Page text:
PARIS -- Emanuel Ungaro presented one of the prettiest, most seasonal shows of the week when he debuted his spring/summer collection at the Louvre.
Perhaps the biggest news of the collection was that Ungaro's penchant for mixing prints was really restrained this time around. Instead, bright solids -- ranging from neon yellows, pinks and blues to muted pastels and earth tones -- dominated this showing of feminine dresses, suits and flowing, pajama-like pantsuits.
Which isn't to say that Ungaro didn't make his print statement: Op-art patterns, primarily in black and white, in close-to-the body separates kicked off the show. Soon after there were some well-cut gingham suits in black or red that were occasionally mixed with a floral print, and later there was a lot of enthusiasm for some understated floral chiffons in muted blue or ivory, shown under easy-fitting butterscotch jackets.
Otherwise, it was solids all the way for Ungaro. The 159-piece collection also was notable for its attention to dresses, both in short sleeves with curvy necklines, and in sleeveless sheaths that, like several shows this week, featured waistlines that were all over the place: high, low and at the natural point.
The designer said that decision was about providing ease and plenty of options.
Evening followed this theme in fluid mousseline and silk crepe gowns in solids and florals, as well as some clean-cut ivory silk sheaths with simple cut-out details at the neck. For the finale, Ungaro sent down the runway three sapphire-blue silk crepe gowns that floated from the body and made a major statement about the designer's dedication to femininity.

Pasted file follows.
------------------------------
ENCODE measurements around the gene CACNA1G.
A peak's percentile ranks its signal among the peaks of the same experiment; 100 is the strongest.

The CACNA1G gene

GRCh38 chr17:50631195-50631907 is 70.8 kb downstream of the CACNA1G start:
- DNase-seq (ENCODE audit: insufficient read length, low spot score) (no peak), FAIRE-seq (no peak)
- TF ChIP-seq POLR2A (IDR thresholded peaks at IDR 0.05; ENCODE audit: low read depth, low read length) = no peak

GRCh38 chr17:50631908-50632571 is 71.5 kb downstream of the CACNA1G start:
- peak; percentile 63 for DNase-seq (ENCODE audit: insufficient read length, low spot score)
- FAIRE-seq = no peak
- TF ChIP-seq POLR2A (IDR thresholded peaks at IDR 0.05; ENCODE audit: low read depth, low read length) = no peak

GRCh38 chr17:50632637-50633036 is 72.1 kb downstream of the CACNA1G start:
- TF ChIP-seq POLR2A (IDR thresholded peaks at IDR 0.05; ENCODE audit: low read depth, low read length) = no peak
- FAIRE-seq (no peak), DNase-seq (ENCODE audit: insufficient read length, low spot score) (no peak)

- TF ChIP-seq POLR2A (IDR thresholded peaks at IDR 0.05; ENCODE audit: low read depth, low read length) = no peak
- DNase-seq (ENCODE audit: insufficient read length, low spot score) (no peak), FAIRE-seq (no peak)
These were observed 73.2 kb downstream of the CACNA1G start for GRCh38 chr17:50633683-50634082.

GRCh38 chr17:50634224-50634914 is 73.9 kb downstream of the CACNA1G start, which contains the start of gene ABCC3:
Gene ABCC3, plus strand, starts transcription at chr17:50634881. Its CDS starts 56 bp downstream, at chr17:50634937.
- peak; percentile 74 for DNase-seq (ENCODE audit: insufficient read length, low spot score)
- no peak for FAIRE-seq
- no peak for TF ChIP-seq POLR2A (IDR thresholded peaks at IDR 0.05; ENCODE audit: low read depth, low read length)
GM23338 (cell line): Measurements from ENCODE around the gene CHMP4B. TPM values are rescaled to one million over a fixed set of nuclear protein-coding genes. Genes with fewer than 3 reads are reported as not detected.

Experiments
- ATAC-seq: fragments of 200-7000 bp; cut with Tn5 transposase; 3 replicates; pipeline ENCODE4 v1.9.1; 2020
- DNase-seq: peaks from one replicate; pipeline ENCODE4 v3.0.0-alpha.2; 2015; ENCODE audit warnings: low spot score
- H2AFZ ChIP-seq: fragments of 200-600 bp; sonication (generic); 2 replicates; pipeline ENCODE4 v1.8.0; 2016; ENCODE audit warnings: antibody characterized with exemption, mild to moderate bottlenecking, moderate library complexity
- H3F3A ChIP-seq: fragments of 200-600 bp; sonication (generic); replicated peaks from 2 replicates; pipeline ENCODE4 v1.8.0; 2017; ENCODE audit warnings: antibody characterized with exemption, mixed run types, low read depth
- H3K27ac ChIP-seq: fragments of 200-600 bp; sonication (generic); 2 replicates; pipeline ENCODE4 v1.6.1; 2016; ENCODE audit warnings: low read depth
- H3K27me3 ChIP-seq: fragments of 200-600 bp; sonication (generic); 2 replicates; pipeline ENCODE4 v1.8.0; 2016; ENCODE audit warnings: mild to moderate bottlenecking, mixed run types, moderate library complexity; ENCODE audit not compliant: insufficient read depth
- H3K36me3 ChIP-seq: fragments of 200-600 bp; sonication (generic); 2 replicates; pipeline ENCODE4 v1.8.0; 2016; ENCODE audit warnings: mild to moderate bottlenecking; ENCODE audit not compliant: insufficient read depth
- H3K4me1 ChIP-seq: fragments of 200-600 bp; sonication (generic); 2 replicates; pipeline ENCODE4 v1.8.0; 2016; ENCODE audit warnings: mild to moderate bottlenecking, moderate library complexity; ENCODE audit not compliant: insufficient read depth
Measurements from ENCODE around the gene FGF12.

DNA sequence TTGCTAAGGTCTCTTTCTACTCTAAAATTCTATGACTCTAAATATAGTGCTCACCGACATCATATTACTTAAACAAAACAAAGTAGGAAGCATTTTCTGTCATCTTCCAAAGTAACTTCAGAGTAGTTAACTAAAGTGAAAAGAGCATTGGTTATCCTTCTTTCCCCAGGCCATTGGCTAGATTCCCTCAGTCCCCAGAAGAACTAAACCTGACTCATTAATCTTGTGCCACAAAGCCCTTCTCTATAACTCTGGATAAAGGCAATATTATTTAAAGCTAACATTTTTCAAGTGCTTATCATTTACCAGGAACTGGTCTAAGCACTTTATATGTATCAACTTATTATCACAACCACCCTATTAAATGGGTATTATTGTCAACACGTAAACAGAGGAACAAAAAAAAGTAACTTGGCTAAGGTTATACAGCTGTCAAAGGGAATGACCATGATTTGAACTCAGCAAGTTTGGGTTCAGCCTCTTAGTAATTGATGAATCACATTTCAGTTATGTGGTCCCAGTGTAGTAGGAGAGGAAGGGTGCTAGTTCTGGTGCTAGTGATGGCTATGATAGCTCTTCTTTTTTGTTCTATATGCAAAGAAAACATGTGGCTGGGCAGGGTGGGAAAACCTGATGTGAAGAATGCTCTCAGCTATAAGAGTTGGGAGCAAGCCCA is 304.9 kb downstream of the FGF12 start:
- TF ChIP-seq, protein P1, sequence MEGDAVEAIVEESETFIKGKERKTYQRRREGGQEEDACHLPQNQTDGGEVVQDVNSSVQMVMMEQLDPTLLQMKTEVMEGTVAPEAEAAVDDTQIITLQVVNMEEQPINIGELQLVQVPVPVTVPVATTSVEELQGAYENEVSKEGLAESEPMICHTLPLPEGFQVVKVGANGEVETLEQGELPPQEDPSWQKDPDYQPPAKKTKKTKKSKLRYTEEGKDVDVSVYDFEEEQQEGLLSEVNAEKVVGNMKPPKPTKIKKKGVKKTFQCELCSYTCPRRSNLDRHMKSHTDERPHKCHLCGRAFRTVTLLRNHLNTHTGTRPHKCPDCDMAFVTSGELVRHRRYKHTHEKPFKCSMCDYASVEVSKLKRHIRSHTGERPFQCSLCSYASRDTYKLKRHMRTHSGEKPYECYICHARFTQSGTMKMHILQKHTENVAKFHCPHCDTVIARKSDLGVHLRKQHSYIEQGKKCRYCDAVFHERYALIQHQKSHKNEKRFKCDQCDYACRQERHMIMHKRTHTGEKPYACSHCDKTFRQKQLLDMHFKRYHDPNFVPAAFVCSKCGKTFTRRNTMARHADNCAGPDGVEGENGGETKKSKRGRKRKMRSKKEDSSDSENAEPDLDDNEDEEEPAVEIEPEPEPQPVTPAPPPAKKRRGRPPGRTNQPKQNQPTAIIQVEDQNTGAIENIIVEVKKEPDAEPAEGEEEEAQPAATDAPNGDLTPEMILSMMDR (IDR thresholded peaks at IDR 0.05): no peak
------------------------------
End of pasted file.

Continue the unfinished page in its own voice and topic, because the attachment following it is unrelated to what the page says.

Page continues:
"I love women, and I think if you love women, you do beautiful things that make them happy," he said.
Karl Lagerfeld experimented with shape and fabric in the spring/summer collection of his eponymous line.
Though he said he hates the phrase, "high-tech" describes many of the looks worn by the models, who emerged from what appeared to be an enormous transparent camera lens -- fitting, given the designer's love for photography.
But what pulled the focus of this show was what Lagerfeld called his new shape: lightweight jackets over structured skirts that flared from the waist or hips and then slimmed slightly to a knee-length hemline. "It's an unconstructed top over a constructed skirt," he explained after the show. "Normally you have shape on top and a simple bottom. But I wanted the opposite -- it's a floaty, sporty jacket over some structure on the hips."
Several fabrics -- ranging from a shiny black "micro laine" to metal boas to a transparent laminant with paillettes and confetti that the designer called "fused embroidery" -- were termed futuristic by some. "But some of these new materials that you're seeing are just cotton," Lagerfeld noted. "Don't ask me what they do to it to give it this new finish and durability -- all I know is
that 10 years ago we weren't able to do that."